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The ‘Bicycle Snake’ in Copenhagen separates pedestrians and cyclists, allowing both to navigate the city more safely. Cycling Embassy of Denmark/DISSING+WEITLING

Cycling and walking are short-changed when it comes to transport funding in Australia

New analysis reveals just how little is spent on cycling and walking projects around Australia. No state's spending on cycling is more than 1.5% of its road funding.
Jakarta’s traffic system is one of many facets of the city that could be improved by smart cities technologies, but at what cost? Vasenka Photography/Flickr

Three scenarios show we have to think carefully about ethics in designing smart cities

Governments are using Big Data to design improvements and upgrades of cities. But ethical questions need to be considered, lest we end up jeopardising citizens' privacy or deepen social inequalities.
In both Indian and Australian cities, cyclists who deliver goods and services have to take it slow. Malini Sur

Slow cycling isn’t just for fun – it’s essential for many city workers

Cycling is a low-cost and non-polluting way to make deliveries in congested cities. Slow cyclists should be recognised as good for the economy and environment, not treated like second-class citizens.
Benjamen Gussen’s proposal for a ‘charter city’ in the Pilbara stimulated this imaginary depiction. Justin Bolleter

New cities? It’s an idea worth thinking about for Australia

Business-as-usual projections assume our four biggest cities must absorb three-quarters of Australia's population growth over the next 30 years. Might new cities be a better way to deal with it?
The argument that stronger supply will deliver more affordable housing isn’t borne out in areas where new unit and apartment construction is booming. Joel Carrett/AAP

Affordable housing policy failure still being fuelled by flawed analysis

The clichés about housing supply and regulatory restraints are distractions from the need to focus on expanding the affordable housing sector to directly meet the needs of low-income households.
The IPCC’s first cities conference revealed the challenges in bridging the gaps between scientific knowledge and policy practice, and between cities in developed and developing nations. Cities IPCC/Twitter

IPCC cities conference tackles gaps between science and climate action on the ground

The first IPCC conference on cities has highlighted the challenges of reconciling science, urban practices and politics. But it was an important recognition of cities' leading role in climate action.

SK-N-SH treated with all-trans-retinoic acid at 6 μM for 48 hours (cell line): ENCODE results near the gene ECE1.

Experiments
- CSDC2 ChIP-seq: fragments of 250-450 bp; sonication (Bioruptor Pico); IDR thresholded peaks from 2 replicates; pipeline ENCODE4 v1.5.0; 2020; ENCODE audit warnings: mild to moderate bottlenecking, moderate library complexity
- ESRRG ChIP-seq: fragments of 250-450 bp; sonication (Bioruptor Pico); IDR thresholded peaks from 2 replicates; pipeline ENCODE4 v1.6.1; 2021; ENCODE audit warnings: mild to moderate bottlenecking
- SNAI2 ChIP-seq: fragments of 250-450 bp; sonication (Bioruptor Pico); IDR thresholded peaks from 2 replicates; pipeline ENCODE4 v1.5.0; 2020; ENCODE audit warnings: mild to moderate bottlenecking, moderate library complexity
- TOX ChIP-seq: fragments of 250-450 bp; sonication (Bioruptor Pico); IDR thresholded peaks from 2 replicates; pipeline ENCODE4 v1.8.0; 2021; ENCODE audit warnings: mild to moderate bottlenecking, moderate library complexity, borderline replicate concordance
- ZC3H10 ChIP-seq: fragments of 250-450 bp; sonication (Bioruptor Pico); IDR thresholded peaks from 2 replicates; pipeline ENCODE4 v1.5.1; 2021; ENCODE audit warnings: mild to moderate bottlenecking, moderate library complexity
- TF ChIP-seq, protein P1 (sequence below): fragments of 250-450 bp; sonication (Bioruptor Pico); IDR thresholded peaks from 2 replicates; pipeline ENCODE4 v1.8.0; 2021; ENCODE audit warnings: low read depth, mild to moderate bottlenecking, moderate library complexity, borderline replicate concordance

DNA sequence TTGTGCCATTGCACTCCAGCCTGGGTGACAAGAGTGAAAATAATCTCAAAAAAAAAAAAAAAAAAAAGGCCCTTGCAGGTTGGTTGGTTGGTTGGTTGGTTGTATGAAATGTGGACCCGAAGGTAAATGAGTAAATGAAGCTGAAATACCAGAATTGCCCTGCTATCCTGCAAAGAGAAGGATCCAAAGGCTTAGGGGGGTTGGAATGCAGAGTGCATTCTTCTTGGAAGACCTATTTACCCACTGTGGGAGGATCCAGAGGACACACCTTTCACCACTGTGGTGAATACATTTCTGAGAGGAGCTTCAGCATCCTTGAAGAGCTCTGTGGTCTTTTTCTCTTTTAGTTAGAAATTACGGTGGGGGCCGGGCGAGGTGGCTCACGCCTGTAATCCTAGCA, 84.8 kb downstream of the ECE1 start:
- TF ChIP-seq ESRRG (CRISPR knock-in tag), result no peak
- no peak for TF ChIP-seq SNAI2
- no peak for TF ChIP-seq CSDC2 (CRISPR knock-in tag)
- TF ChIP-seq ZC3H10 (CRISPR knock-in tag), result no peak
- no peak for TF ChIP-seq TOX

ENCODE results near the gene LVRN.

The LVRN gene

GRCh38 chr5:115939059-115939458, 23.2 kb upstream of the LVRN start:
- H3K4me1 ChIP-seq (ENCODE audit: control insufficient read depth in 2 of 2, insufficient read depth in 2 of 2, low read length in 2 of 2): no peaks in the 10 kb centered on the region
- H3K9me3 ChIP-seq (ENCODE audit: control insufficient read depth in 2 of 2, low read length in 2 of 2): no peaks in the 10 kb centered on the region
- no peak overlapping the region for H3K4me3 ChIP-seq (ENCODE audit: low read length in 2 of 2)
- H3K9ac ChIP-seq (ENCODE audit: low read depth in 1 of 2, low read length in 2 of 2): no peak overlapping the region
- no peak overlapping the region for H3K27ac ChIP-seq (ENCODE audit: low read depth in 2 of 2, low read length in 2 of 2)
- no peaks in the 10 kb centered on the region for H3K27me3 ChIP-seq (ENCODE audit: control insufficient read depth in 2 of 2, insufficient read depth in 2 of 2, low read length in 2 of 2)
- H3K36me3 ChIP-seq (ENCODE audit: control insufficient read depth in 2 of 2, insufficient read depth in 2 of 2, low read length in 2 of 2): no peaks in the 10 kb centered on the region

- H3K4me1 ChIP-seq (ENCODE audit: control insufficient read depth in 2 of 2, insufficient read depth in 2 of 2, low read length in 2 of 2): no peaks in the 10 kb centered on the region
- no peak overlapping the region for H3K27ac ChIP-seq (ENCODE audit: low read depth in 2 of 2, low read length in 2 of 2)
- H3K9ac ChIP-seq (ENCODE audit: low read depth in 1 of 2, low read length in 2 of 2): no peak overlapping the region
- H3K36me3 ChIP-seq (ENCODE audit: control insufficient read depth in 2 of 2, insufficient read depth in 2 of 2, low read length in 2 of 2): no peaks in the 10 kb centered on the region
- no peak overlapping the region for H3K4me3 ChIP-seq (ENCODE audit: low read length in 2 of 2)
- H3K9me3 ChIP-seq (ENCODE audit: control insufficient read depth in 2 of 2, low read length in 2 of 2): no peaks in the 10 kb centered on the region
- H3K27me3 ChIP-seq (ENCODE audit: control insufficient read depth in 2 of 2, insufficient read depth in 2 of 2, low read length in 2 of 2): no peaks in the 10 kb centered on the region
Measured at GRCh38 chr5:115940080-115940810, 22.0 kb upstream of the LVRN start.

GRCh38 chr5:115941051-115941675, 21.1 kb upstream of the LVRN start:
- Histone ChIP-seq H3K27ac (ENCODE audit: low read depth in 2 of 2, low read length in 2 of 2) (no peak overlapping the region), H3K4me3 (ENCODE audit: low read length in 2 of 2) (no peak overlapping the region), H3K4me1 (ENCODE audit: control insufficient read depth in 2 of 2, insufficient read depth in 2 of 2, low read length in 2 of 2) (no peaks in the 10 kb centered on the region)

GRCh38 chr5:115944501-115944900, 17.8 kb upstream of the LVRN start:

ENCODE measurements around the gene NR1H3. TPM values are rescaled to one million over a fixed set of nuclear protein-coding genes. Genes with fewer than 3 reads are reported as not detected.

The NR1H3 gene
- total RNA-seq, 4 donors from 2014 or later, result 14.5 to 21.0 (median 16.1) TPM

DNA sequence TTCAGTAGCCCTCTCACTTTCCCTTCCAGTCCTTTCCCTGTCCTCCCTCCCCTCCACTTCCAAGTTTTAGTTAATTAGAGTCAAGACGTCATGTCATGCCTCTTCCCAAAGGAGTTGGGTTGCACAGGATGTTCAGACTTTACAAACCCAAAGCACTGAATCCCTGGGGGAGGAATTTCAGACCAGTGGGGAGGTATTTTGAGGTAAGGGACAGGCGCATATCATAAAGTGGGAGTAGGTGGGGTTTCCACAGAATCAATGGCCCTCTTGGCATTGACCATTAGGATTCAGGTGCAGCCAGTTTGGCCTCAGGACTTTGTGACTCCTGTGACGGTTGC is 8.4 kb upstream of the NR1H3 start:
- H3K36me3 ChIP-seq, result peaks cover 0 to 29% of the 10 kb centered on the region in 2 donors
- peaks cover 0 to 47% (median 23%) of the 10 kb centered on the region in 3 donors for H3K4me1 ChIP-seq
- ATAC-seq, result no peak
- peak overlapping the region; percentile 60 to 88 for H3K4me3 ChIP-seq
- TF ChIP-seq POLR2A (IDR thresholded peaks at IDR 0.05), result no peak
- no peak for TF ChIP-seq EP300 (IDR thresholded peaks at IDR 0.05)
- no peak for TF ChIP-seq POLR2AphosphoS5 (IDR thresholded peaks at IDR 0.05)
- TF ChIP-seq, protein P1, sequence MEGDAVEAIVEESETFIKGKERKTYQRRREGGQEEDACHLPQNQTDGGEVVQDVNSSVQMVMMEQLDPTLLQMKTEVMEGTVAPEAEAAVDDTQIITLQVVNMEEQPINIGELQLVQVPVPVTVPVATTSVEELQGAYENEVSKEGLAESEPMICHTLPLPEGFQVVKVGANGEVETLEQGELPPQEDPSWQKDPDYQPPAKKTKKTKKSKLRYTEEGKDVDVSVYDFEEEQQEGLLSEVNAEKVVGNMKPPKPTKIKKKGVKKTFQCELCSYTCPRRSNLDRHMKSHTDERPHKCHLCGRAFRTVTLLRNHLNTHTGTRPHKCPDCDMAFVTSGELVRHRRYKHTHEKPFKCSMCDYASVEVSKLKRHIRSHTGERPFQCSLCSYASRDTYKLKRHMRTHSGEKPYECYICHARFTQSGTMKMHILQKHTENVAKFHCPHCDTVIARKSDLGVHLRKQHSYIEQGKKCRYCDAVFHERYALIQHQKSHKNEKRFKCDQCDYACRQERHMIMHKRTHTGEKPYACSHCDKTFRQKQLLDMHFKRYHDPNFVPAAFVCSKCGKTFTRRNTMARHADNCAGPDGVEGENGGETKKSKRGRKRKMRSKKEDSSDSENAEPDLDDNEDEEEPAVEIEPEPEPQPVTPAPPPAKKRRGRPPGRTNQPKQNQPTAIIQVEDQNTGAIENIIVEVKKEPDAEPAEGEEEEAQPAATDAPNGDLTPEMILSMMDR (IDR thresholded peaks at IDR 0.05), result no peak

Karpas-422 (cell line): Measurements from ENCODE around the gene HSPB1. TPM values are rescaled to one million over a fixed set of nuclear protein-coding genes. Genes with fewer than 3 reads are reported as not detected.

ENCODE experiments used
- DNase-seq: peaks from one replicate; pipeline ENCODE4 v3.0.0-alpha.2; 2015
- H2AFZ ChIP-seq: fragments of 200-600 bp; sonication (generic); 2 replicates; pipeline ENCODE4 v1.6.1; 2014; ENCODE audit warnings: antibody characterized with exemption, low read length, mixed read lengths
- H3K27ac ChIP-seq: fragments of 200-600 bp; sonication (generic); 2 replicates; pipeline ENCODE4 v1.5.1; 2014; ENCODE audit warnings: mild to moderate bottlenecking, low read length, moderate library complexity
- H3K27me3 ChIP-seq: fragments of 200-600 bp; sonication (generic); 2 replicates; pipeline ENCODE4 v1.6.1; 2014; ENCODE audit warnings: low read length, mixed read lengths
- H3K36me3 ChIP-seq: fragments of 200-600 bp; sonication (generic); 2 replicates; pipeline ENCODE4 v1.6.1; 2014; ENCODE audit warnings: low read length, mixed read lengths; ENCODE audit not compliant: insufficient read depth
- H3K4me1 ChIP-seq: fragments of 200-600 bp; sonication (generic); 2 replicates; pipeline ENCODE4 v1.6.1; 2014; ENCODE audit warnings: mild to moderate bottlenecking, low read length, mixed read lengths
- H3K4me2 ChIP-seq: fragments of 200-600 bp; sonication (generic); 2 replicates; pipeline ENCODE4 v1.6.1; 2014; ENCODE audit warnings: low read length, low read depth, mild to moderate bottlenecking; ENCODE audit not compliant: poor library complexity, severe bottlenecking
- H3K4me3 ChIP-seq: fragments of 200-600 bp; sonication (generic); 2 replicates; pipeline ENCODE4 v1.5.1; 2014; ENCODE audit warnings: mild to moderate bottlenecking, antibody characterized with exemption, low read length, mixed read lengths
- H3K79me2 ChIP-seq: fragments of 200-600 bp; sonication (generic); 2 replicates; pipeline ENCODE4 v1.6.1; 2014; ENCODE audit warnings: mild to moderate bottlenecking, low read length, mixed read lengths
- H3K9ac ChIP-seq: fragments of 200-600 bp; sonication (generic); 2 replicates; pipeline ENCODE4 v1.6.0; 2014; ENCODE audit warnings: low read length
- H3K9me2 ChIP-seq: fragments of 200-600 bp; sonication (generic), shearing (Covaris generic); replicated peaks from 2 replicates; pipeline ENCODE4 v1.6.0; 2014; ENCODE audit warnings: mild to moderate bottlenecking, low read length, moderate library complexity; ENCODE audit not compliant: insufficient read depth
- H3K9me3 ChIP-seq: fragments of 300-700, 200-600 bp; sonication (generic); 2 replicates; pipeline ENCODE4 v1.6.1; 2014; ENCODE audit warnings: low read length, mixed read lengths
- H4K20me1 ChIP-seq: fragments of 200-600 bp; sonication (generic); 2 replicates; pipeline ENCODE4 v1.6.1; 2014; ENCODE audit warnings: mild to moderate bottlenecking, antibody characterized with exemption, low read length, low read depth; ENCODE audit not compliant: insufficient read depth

The Hawkesbury’s waters look beautifully natural but treated sewage makes up to 20% of the river flow where the North Richmond Filtration Plant draws its water. Karl Baron/flickr

More of us are drinking recycled sewage water than most people realise

Perth is looking at recycling all its sewage in the city's future water supply. But many Australians' drinking water already contains indirectly recycled treated sewage.
Ruth and Maurie Crow with a plan of their linear city. Image courtesy of SEARCH Foundation

There’s more to the compact city than getting dense

Ruth and Maurie Crow were early advocates of the compact city. They also warned 50 years ago that a clear justice intent was needed to shape cities for their citizens rather than vested interests.
When an ageing person is forced to move out of their family home, that can trigger a host of problems that policy is doing little to prevent. Diego Cervo/Shutterstock

For Australians to have the choice of growing old at home, here is what needs to change

Millions of older Australians live in houses that don't safely meet their needs, but they're not ready for a nursing home. Lack of suitable housing and the moving costs leave them with nowhere to go.
The old pathways to home ownership have been displaced by more uncertain routes that waver between owning and renting. Glenn Hunt/AAP

Home ownership foundations are being shaken, and the impacts will be felt far and wide

Increasingly insecure pathways to home ownership are not just a problem for property markets. The fallout is likely to hit retirement incomes, the welfare base, gender equity and the broader economy.
In the past, house building matched high immigration. Construction has increased, particularly in Sydney, but needs to make up the backlog of a decade of undersupply. Dan Himbrechts/AAP

How migration affects housing affordability

Australian governments are faced with a choice: make the difficult decisions to fix planning systems so more houses can be built, or tap the brakes on Australia's migrant intake.

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